August 27, 2014

Scott Shapin: Keep Youth Golfers Engaged With Fun Rewards

scott-shapinScott Shapin, the 2011 Southwest PGA Section Assistant Professional of the Year, is the PGA first assistant professional at Kenwood Golf and Country Club in Bethesda, Maryland.

Scott Shapin on the importance of keeping youth golfers engaged with fun rewards:
Giving out prizes to juniors is often the norm for most facilities, including Kenwood in years past. Whether it is golf balls, stickers or hats, we found that the kids are more engaged when they’re playing for prizes that they could pick. We wanted to make it more exciting for the kids, while increasing skill levels and good behavior. We developed “Kenwood Ka$h” as a reward system this past winter. The paper money includes four denominations, and each bill contains a goofy picture of the professional staff. We then created a wall of merchandise that can only be purchased with Kenwood Ka$h, with prizes ranging from one dollar to fifty dollars. The kids can earn Kenwood Ka$h many different ways, including: attendance, timeliness, good behavior, and high performance in contests. Once earned, it can be lost too. We have a range of finable offenses, including dress code and bad etiquette. Kenwood Ka$h is fun and also a learning tool. Juniors can save it to buy high dollar items, or they can spend it as soon as they receive it. We distribute Kenwood Ka$h during clinics, play days, junior league, and interclub practices, which are all accessible to them if they join the KJGA (Kenwood Junior Golf Association). During clinics we give each child $2 for showing up so they have some money to start the day. We also have safety and good behavior bonuses. We have noticed a significant increase in excitement in the junior program since we began rewarding students with Kenwood Ka$h.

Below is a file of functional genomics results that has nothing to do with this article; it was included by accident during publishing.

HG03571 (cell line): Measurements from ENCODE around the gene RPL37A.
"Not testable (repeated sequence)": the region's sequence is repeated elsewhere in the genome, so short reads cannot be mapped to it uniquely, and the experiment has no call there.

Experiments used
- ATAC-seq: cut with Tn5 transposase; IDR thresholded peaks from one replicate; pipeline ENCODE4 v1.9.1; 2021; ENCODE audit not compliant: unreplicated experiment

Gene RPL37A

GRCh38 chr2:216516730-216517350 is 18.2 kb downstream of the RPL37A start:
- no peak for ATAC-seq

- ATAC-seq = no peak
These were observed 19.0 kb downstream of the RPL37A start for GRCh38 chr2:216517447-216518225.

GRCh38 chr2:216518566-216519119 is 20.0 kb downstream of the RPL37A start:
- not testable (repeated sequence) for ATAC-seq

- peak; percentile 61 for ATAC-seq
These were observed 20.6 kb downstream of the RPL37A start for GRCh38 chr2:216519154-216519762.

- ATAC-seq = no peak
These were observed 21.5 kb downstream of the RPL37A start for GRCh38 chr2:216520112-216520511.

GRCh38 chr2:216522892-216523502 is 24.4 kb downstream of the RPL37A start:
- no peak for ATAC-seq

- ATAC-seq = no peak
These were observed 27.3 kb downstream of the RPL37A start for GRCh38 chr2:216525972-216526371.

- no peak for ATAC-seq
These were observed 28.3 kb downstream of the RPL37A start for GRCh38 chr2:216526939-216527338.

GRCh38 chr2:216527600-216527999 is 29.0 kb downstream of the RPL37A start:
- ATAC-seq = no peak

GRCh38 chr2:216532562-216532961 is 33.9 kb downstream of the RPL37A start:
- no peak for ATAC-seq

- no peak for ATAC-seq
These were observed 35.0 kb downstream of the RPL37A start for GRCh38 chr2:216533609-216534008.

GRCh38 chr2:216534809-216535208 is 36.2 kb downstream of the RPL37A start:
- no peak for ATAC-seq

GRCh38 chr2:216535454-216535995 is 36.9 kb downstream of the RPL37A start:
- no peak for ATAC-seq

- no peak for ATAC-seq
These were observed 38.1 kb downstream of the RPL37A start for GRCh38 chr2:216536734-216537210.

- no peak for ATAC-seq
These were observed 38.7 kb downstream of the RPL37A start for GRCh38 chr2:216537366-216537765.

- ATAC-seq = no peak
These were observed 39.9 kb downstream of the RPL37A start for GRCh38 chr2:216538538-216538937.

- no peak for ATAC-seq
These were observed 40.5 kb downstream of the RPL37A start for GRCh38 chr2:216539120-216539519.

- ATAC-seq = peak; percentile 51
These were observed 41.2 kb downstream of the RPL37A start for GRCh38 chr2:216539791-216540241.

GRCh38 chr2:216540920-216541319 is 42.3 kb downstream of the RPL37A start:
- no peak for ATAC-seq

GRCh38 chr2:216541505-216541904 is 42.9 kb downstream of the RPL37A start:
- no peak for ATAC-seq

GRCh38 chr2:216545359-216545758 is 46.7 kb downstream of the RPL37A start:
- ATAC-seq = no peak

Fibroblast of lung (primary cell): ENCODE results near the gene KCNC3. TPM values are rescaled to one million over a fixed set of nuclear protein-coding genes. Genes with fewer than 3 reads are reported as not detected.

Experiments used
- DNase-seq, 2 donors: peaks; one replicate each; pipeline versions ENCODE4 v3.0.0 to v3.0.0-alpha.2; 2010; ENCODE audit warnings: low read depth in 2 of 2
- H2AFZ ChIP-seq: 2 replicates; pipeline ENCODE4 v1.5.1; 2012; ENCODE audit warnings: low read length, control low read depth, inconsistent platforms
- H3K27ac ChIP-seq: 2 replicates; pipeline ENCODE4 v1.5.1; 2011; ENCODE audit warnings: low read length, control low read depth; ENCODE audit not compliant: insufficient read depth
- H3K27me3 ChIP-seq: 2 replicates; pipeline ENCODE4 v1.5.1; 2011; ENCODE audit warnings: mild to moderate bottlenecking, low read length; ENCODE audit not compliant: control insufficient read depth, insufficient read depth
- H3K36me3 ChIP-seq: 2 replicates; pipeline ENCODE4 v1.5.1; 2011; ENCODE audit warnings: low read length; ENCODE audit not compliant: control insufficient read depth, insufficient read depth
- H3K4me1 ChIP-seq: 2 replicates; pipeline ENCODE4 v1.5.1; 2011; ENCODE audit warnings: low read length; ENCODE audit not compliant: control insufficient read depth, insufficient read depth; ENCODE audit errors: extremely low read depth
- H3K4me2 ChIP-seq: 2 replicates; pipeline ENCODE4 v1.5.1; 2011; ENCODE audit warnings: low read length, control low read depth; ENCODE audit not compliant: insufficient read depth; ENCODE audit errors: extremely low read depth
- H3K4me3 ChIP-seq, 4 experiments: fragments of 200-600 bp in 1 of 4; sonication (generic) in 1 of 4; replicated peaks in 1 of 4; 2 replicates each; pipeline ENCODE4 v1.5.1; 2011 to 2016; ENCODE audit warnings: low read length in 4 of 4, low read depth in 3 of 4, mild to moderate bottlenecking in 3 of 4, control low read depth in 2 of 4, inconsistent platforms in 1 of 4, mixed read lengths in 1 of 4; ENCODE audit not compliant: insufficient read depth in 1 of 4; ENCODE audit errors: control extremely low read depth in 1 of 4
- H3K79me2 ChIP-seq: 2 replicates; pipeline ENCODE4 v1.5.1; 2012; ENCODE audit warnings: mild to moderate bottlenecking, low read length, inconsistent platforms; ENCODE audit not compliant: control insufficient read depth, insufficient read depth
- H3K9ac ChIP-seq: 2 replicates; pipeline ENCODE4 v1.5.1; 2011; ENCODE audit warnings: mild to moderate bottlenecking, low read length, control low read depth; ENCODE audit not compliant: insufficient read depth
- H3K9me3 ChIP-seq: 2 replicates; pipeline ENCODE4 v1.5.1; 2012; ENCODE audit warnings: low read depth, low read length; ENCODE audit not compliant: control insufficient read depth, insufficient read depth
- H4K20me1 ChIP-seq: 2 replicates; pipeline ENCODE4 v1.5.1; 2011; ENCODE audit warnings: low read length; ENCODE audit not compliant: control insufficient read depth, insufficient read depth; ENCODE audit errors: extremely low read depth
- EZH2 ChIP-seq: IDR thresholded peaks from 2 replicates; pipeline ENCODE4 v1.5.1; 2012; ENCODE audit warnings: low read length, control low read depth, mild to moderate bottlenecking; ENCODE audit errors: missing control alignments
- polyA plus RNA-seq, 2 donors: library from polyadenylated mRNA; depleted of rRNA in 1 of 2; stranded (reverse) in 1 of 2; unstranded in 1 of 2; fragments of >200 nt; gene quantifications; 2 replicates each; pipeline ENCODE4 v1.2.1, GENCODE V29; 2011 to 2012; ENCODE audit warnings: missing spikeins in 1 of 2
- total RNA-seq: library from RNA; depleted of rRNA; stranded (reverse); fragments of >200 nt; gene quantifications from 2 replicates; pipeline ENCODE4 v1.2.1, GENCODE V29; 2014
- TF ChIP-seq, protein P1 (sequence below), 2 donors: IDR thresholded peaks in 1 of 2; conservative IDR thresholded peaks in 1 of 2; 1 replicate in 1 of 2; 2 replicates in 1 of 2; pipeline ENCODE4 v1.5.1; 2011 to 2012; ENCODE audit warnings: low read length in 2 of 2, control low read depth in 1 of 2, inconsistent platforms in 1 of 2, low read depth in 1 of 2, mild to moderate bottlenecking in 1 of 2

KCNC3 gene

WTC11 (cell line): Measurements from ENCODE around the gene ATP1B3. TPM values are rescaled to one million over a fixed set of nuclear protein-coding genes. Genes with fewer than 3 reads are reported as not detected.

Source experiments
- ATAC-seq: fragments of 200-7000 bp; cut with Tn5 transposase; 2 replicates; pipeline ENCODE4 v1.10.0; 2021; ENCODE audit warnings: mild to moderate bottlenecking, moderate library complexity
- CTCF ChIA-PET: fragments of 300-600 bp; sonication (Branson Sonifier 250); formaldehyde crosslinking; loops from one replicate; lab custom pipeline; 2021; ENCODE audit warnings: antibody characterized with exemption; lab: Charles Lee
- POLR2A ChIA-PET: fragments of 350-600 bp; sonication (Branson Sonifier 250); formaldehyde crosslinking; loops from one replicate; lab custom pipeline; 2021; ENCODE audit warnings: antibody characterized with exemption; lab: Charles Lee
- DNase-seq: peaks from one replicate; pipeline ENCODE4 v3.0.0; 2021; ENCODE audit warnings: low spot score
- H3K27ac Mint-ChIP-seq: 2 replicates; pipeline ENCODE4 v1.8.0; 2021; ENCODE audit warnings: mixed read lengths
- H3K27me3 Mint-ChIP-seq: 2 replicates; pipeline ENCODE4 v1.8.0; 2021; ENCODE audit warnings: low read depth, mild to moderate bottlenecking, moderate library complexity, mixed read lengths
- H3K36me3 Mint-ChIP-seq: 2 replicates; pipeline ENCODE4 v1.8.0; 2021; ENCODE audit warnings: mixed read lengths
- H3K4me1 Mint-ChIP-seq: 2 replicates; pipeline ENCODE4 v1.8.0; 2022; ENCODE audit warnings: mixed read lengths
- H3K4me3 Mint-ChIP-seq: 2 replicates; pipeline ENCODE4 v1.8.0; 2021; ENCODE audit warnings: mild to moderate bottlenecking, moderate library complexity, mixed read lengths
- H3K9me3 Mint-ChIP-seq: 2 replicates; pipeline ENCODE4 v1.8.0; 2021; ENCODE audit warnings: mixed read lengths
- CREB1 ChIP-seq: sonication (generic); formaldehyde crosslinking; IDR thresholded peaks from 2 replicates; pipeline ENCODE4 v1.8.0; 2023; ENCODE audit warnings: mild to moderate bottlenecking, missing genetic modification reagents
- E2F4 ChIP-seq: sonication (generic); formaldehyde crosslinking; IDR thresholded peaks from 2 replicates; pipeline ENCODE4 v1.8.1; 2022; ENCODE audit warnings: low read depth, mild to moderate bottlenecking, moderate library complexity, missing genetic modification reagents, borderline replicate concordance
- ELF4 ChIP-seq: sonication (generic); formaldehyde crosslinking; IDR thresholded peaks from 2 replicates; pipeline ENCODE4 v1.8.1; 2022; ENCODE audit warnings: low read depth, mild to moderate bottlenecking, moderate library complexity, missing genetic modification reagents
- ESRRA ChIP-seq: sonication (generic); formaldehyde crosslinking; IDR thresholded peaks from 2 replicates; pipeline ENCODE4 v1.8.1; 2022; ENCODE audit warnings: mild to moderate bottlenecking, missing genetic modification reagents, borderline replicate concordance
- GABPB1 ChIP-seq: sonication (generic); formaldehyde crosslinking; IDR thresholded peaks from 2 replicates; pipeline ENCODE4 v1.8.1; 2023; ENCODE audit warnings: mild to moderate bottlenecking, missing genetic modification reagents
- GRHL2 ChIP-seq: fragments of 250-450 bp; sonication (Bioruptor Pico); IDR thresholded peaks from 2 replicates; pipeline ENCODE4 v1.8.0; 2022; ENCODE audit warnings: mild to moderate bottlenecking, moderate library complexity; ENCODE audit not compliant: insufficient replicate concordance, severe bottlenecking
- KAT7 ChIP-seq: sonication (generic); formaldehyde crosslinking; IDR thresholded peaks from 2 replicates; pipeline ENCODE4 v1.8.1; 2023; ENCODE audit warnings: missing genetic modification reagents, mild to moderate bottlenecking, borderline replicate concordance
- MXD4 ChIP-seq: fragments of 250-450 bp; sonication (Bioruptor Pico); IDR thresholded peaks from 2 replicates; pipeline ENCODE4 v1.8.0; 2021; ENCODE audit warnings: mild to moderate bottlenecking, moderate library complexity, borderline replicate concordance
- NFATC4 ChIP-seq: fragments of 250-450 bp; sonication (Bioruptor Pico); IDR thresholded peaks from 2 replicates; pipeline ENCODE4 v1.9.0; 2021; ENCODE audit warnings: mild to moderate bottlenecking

Scott Shapin on the business impact of keeping youth golfers engaged with fun rewards:
Kenwood Ka$h has helped make junior golf more about instruction, rather than babysitting. We are also able to move merchandise. To help fill our prize wall, we take older merchandise from the golf shop and purchase it slightly above cost (to cover shipping costs and to make a small profit) with the junior golf fund. The actual price and the Kenwood Ka$h prices do not match. For example, if a shirt is regularly $59.99 in the golf shop, it can be purchased by the kids for $30-$40 in Kenwood Ka$h. The most expensive item for the kids is $50 (a reindeer headcover that is coveted by all the juniors). One student saved $56 through June, while most kids have about $20. The cost of a yearly KJGA membership is $195, which includes one of two five-week clinic series, six play days, and several 18-hole events. In the past we have totaled between 80-90 juniors; this year, we have 100 juniors signed up. One five-week clinic is in the spring and the other is in the summer. Some elect to only participate in one or the other. However, we see about 40-50 kids on a weekly basis. We use roughly 25 percent of the junior golf funds for prizes. Kenwood Ka$h has helped move out old merchandise in order to create room for the new merchandise.

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